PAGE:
On Sunday afternoon, students at the Massachusetts Institute of Technology began receiving text alerts about an “active shooter.” Subsequent updates from MIT police and municipal law enforcement in Cambridge quickly corrected that a young woman was shot a couple blocks away from campus, that her injuries were not life-threatening, and that the suspect remained at-large.
As with a fatal shooting last month in the same neighborhood, both the MIT and Cambridge police are investigating. But only one department’s paper trail is a matter of public record. Private university police have the same powers as sworn officers at public departments, but carry fewer transparency obligations under Massachusetts law.
Campus cops are empowered as “special state police officers,” a category which also includes police employed by hospitals and railroads. As of June 2015, there were 1,500 special state police officers across Massachusetts, the vast majority of whom work at colleges and universities.
Twenty-one private colleges in Greater Boston employ special state police officers. Harvard has 77 sworn officers on its roster, followed by Boston University with 67 (plus an additional 29 officers for its medical campus), and MIT with 59 officers. Wheelock College, meanwhile, which hosts fewer than 1,000 enrolled undergraduates, employs a single sworn officer.
Sworn campus police may carry weapons, make arrests and use force, just like any other officer. Statute grants special state police “the same power to make arrests as regular police officers” for crimes committed on property owned or used by their institutions. Particularly in Boston, campus borders are difficult to trace, and some of the most populous areas lie within university police jurisdiction.
Harvard’s campus spans both sides of the Charles River. Its officers, in kind, patrol not only the Yard, but also the business school in Allston and the medical school in Longwood. Twenty sworn officers have jurisdiction over Emerson College’s cluster of buildings near the Boston Common and the Financial District, while Berklee College of Music’s seven officers can make stops and arrest suspects along the heavily trafficked Massachusetts Avenue.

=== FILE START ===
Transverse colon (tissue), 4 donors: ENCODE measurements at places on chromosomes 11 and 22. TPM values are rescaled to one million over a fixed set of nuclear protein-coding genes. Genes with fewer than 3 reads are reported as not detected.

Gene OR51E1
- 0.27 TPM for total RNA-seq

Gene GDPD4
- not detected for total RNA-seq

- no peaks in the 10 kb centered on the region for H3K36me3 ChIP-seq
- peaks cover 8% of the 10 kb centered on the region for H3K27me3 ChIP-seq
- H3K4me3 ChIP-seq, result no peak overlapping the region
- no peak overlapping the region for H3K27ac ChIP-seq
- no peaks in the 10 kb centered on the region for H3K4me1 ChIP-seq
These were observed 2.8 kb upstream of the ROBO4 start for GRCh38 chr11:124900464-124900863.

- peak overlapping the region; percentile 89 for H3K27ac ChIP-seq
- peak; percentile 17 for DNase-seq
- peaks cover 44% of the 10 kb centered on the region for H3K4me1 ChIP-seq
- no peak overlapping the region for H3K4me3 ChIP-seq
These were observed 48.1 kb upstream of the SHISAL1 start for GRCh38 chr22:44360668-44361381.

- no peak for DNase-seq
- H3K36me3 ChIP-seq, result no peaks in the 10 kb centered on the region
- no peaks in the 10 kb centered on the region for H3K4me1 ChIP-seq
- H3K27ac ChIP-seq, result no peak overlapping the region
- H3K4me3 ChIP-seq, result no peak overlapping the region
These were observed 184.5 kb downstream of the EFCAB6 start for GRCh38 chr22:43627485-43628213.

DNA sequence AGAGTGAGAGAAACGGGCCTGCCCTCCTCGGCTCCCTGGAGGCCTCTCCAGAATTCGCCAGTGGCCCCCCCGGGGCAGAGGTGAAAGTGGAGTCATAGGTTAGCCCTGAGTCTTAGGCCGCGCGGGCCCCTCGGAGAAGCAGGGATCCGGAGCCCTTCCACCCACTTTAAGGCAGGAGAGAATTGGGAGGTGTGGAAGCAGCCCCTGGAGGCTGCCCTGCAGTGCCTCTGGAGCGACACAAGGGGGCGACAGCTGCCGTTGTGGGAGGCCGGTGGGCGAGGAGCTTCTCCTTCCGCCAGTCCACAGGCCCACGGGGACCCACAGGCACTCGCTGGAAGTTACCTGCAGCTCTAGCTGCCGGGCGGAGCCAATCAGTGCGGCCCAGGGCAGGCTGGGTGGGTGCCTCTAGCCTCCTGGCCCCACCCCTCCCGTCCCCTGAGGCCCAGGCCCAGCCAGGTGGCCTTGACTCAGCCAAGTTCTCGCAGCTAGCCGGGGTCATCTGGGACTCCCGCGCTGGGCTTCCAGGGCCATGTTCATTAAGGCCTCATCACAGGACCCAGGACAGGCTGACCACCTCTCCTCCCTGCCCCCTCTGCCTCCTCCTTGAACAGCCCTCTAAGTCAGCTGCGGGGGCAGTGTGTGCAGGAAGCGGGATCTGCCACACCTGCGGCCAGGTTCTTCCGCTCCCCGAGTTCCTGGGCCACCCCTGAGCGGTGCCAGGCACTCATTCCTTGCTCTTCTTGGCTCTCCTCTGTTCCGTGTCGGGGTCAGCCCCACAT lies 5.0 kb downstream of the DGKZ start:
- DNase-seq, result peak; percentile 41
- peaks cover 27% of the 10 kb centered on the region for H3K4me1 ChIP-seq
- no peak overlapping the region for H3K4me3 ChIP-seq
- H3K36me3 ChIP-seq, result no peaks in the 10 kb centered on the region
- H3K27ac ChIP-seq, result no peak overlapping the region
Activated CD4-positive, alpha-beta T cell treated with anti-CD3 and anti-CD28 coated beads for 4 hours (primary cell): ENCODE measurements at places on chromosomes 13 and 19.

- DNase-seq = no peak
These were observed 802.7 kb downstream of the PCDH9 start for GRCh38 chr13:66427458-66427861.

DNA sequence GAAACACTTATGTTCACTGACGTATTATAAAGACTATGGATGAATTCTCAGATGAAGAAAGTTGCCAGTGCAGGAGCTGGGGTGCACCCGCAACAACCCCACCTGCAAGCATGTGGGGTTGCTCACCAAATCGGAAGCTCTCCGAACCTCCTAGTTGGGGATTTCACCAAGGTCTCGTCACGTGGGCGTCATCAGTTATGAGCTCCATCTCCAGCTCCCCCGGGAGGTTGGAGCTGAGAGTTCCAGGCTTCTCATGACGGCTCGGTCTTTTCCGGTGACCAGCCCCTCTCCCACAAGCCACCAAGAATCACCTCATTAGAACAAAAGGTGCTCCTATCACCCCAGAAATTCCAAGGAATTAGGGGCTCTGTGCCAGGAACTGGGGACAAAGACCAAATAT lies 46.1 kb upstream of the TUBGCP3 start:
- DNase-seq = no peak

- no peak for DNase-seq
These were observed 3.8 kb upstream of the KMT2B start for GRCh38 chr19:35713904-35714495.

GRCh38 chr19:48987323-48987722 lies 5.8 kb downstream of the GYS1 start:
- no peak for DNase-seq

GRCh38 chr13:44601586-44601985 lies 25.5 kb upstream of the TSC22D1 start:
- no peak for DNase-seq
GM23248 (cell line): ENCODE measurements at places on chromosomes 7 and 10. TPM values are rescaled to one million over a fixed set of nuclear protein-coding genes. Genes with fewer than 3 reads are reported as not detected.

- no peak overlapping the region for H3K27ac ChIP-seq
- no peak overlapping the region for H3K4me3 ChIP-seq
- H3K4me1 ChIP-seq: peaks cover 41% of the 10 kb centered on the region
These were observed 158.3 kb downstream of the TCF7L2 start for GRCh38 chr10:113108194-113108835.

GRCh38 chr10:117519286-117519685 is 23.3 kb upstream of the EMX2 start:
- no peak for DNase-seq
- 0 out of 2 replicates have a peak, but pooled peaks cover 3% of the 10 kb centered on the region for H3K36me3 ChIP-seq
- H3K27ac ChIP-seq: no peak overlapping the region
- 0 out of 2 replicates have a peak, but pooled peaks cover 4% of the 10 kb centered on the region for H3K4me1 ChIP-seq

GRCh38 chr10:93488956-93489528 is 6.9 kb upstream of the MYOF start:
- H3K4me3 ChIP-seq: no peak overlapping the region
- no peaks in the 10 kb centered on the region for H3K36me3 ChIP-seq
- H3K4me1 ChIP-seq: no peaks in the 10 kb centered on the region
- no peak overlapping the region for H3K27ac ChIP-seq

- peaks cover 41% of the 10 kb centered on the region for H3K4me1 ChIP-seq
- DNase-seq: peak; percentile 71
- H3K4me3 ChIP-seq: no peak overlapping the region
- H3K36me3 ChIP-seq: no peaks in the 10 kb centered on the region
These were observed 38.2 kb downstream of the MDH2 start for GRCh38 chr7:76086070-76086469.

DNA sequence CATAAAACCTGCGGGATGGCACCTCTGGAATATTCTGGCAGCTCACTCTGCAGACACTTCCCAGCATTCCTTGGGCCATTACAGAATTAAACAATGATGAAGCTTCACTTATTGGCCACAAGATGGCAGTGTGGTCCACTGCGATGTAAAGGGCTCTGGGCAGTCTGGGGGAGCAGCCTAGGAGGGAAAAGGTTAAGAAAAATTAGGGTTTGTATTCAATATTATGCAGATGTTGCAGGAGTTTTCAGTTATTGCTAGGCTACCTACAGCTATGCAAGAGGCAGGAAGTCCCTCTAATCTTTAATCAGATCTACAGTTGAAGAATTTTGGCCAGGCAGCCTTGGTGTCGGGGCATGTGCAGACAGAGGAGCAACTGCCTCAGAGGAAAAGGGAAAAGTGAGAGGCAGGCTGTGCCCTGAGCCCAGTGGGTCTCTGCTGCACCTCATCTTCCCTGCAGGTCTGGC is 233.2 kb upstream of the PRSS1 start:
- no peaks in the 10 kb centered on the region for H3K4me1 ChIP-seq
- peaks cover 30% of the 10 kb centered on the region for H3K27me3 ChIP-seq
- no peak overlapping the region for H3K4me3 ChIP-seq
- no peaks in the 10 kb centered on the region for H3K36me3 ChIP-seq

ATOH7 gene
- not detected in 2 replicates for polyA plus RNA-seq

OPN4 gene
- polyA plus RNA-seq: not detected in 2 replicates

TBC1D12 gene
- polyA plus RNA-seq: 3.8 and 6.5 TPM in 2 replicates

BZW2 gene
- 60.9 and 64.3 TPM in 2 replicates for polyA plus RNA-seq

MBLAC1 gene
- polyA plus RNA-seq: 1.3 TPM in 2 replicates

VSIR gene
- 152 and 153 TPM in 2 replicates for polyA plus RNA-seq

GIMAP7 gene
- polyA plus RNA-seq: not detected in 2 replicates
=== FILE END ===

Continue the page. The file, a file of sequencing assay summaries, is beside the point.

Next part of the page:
In July 2013, the top court in Massachusetts ruled that campus police jurisdiction also encompasses areas where students, faculty, and campus visitors “might be exposed to danger.” Many institutions also deputize officers through their respective county sheriff’s office to further extend off-campus authority.
No event illustrated the extent of campus law enforcement responsibility better, or more grimly, than the marathon bombing and ensuing manhunt in 2013. After the slaying of MIT officer Sean Collier, police from MIT, Harvard and BU were among hundreds of law enforcement that “self-deployed” to search for the Tsarnaev brothers.
Hundreds of campus police are thus full officers of the law. Yet special state police are exempt from the Massachusetts public records law, which requires government agencies to release most documents upon request, including police reports.
In June, after the shooting of a knife-wielding suspect by Massachusetts state police near its campus, Boston University police rejected a request for reports filed by its own responding officers. Incident reports are typically public records when completed by municipal or state police. A BUPD lieutenant responded that his department would release the report only under subpoena.
Massachusetts case law supports this interpretation. In a suit brought by Harvard’s student newspaper, the state’s Supreme Judicial Court ruled in January 2006 that the public records statute does not cover private university police.
“Simply put, Harvard University is a private institution,” the court summarized. “It follows, therefore, that records in the custody of the HUPD, a department within Harvard University, are not ‘public records’ that fall within the ambit of [the public records law].”
Massachusetts defines a public record as any document produced by a state or local government employee. A plain reading of the statute, the court reasoned, excludes police employed by non-governmental bodies.
A lower court acknowledged “the potential public benefit” of requiring disclosure by police regardless of their funding source.
“It appears to this court that the public importance of disclosing police records is just as high when the police officers at issue, although not state and local police officers, are authorized to perform and often do perform the same functions as the state and local police officers,” wrote Justice Nancy Staffier in 2004.
“This, however, is a matter best left for the legislature to consider,” Staffier concluded.